|credit: Jim Dugan
|Pumpkin pancakes are a favorite on the Mary Day, served with real Maine Maple Syrup.
Gourds were the first vegetable species domesticated by humans something like 10,000 years ago. Since then, humans have been carving gourds and turning them into lanterns of one kind or another all over the world. The Celts believed that the souls of the dead roamed the earth during the festival of Samhain – a late fall event - and they exhibited their gourd lanterns to ward off evil spirits.
Colonists, especially in New England, learned early on to appreciate the indigenous gourds that they called pumpkins. They were a consistent bulwark against the ever-present specter of hunger. One Colonial song went, “We have pumpkins at morning and pumpkins at noon/If it were not for pumpkins we should be undone.” Grown easily, the pumpkin was so hearty that a single vine produced hundreds of pounds of nourishment that was both palatable and easily stored over winter.
Nowadays, pumpkins tend to get short shrift: either they are carved up as jack-o-lanterns or canned and made into a once-a-year pie for Thanksgiving. Hopefully, these recipes – all twists on an old favorite - will help your family and friends see pumpkins in a whole new light.
Sugar Pumpkin Cheese Fondue from Ladona chef Anna Miller
½ baguette, cut into ½-inch slices
1 medium to large sized sugar pumpkin
1 cup heavy cream
½ cup chicken or vegetable broth
Salt and pepper
1 teaspoon chopped sage, thyme or rosemary
2 cups coarsely grated Gruyère (about 4 oz)
2 cups coarsely grated Emmental or Swiss cheese (about 4 oz)
1 tablespoon olive oil
Preheat oven to 450°F with rack in lower third of the oven.
Toast baguette slices in 1 layer on a baking sheet in oven until tops are crisp (bread will still be pale), about 7 minutes. Transfer to a rack to cool.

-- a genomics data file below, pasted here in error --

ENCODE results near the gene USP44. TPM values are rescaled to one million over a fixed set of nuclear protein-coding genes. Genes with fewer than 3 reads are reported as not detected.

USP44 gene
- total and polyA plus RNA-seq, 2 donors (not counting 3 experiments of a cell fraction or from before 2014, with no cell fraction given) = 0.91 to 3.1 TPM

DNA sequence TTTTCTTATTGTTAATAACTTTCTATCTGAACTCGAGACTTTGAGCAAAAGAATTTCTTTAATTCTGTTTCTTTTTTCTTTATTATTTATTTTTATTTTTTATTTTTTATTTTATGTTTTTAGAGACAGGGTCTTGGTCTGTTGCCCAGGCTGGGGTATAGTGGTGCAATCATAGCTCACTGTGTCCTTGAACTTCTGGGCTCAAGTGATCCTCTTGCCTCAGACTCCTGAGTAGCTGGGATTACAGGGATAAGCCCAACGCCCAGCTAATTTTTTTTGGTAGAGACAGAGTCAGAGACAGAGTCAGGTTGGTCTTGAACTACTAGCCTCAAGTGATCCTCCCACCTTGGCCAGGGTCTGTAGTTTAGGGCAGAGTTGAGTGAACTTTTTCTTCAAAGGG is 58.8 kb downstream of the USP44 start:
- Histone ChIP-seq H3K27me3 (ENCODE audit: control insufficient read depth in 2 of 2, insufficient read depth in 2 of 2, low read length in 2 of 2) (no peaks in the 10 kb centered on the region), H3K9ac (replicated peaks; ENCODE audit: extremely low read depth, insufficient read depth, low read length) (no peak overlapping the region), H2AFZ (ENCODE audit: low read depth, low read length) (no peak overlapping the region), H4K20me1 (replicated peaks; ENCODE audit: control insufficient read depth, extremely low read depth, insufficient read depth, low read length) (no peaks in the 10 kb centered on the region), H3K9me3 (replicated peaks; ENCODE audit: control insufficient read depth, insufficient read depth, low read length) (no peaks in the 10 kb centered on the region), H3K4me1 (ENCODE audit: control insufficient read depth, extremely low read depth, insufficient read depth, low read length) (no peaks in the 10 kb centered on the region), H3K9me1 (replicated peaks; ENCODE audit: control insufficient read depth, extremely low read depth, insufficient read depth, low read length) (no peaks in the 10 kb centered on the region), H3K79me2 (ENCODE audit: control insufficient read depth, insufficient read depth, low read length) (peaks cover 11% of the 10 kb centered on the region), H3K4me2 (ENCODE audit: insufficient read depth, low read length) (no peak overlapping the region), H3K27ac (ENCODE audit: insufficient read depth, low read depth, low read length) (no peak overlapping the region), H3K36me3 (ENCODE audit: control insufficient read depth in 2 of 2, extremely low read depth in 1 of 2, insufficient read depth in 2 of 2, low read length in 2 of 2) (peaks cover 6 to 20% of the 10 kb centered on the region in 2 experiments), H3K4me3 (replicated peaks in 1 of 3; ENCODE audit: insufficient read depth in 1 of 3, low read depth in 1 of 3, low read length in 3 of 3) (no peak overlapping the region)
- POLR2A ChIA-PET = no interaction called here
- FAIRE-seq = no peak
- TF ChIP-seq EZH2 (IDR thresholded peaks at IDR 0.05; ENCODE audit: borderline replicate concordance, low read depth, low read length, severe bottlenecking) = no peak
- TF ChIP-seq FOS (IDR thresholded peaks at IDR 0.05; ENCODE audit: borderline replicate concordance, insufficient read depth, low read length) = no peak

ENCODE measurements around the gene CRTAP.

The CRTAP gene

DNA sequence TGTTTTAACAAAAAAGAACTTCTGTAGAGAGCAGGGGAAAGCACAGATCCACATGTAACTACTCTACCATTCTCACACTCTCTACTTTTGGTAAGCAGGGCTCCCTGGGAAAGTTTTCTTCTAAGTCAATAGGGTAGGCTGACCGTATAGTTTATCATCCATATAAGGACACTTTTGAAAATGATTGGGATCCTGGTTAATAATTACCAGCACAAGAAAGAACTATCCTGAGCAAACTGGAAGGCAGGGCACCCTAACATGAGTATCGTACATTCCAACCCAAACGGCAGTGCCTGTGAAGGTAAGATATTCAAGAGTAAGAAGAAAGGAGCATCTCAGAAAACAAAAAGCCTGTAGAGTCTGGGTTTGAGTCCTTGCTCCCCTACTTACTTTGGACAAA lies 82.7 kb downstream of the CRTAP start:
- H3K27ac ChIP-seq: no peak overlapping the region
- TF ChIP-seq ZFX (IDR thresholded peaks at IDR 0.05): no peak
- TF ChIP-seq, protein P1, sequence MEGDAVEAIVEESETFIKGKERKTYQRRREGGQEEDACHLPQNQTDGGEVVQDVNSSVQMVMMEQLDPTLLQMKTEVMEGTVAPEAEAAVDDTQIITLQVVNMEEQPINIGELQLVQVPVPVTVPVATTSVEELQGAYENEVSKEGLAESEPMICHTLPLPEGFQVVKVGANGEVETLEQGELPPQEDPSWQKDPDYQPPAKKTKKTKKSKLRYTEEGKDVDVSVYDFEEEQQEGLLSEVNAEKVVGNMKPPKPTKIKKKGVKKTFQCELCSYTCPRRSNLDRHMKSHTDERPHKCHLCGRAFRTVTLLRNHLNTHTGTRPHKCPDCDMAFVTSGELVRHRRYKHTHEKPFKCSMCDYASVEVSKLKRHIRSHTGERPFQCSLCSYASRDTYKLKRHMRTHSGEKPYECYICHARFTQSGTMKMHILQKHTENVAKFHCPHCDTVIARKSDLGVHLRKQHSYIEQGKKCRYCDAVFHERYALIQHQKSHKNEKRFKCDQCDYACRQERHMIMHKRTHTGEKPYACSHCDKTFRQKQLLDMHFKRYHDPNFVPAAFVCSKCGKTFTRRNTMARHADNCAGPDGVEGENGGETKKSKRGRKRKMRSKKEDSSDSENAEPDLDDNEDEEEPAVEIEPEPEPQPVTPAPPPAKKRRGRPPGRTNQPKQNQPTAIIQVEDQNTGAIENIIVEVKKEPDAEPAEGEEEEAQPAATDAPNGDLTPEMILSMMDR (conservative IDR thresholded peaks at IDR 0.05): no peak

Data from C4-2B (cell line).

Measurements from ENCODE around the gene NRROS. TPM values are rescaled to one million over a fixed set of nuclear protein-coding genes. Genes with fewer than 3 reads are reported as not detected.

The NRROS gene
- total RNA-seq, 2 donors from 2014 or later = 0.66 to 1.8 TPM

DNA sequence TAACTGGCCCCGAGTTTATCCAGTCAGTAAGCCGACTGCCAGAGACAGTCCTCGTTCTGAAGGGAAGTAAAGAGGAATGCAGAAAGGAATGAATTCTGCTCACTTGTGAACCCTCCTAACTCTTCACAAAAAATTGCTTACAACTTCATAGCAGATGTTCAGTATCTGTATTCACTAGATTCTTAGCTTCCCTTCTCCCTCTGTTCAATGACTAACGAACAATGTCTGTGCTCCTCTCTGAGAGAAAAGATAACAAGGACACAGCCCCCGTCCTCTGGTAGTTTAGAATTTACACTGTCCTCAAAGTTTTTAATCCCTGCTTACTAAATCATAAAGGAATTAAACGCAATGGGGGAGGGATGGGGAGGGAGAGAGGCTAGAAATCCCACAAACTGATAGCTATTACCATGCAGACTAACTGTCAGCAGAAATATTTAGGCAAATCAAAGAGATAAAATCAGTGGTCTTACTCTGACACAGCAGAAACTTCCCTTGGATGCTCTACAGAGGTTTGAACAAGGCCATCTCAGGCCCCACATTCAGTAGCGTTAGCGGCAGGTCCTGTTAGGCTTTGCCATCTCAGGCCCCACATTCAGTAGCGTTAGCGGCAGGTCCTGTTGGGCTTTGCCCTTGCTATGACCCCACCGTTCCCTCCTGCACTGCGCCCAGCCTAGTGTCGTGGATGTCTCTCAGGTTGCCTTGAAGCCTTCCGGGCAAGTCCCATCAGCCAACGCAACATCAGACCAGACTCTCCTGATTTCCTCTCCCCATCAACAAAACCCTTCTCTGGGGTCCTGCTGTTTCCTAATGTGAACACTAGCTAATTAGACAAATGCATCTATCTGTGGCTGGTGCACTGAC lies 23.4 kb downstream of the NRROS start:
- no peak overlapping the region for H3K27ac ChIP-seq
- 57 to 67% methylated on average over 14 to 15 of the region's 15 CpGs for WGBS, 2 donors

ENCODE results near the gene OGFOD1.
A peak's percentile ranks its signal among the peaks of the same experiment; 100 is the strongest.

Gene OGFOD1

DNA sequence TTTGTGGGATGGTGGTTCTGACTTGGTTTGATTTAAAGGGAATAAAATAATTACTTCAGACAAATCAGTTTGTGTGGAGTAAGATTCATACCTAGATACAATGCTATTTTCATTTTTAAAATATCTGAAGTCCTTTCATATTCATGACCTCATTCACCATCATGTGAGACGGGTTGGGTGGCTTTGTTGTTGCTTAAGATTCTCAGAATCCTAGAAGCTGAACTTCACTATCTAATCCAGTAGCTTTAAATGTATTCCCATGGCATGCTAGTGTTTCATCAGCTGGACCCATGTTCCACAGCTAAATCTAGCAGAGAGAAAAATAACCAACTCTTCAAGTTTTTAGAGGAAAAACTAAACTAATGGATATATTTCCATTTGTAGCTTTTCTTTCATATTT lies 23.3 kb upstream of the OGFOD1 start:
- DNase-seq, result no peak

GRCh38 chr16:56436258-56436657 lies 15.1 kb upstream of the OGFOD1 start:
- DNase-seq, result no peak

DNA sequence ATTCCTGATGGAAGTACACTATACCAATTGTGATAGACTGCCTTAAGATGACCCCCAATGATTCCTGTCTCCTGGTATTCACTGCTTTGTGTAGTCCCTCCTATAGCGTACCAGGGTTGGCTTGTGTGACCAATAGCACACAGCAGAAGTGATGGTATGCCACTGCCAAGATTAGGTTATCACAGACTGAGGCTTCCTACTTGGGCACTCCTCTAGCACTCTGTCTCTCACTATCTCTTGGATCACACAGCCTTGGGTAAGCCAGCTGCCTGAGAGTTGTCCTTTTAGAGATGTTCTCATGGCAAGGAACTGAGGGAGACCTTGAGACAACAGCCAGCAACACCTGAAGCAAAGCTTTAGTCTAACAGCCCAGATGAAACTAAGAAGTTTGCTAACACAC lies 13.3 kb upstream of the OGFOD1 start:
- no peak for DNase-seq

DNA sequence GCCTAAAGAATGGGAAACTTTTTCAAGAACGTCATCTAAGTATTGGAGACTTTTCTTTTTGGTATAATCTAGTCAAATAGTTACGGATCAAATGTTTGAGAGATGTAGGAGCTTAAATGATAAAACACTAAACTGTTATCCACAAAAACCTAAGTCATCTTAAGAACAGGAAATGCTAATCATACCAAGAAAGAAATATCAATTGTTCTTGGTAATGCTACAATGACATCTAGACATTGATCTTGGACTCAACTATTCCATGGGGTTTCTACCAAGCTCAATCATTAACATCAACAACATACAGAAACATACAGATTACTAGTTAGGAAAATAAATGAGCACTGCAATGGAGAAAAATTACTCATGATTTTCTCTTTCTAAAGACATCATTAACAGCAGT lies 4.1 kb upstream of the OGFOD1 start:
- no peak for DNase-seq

Remove top of pumpkin by cutting a circle (3 inches in diameter) around stem with a small sharp knife. Scrape out seeds and any loose fibers from inside pumpkin. Season inside of pumpkin with ½ teaspoon salt.
Whisk together cream, broth, nutmeg, 1 teaspoon salt, and ½ teaspoon pepper and set aside. Mix cheeses and herb together and set aside.
Put a layer of toasted bread in bottom of pumpkin, then cover with about 1 cup cheese and about ½ cup cream mixture. Continue layering bread, cheese, and cream mixture until pumpkin is filled to about ½ inch from top. You may have a little of each of the filling leftover.
Cover pumpkin with top and put in an oiled small roasting pan. Brush outside of pumpkin all over with olive oil. Bake until pumpkin is tender and filling is puffed, 1¼ to 1½ hours.
Serve warm and when you scoop, make sure you get some pumpkin with each serving.
Serve with more sliced baguette or hearty crackers.
Pumpkin Pancakes from the Mary Day
1 cup flour
3 tablespoons sugar
1 tablespoon baking powder
½ teaspoon salt
½ tsp each cinnamon, ginger, and nutmeg
¼ teaspoon cloves
¾ cup milk
⅓ cup pumpkin or to taste
2 tablespoons vegetable oil
butter for griddle
Mix all the dry ingredients well in a bowl. Break egg on top, pour on milk, oil, and pumpkin. Mix gently until blended. Do not beat or over mix. Let rest a few minutes. Cook on hot, buttered griddle. Serves 3 or 4.
These are a favorite on the Mary Day, served with real Maine Maple Syrup.
Pumpkin Cranberry Muffins from Lewis R. French
2½ cups flour
1½ cups sugar
2½ teaspoons baking powder
1 teaspoon baking soda
¾ teaspoon cinnamon
¼ teaspoon cloves
¼ teaspoon nutmeg
½ cup oil
½ cup orange juice
15 ounces cooked pumpkin
1 egg, beaten
1 cup milk
½ cup cranberry raisins
Preheat the oven to 400 degrees. Combine the flour, sugar, baking powder, soda, cinnamon, cloves, and nutmeg in a large bowl. In a separate bowl, mix the oil, orange juice, pumpkin, eggs and milk. Add the mixture from the smaller bowl to the larger bowl; mix until just combined. Fold in the cranberry raisins. Spoon into greased muffin tins and bake at 400 degrees for about 20 minutes.
For more information about recipes from the galleys of the Maine Windjammer Association click here.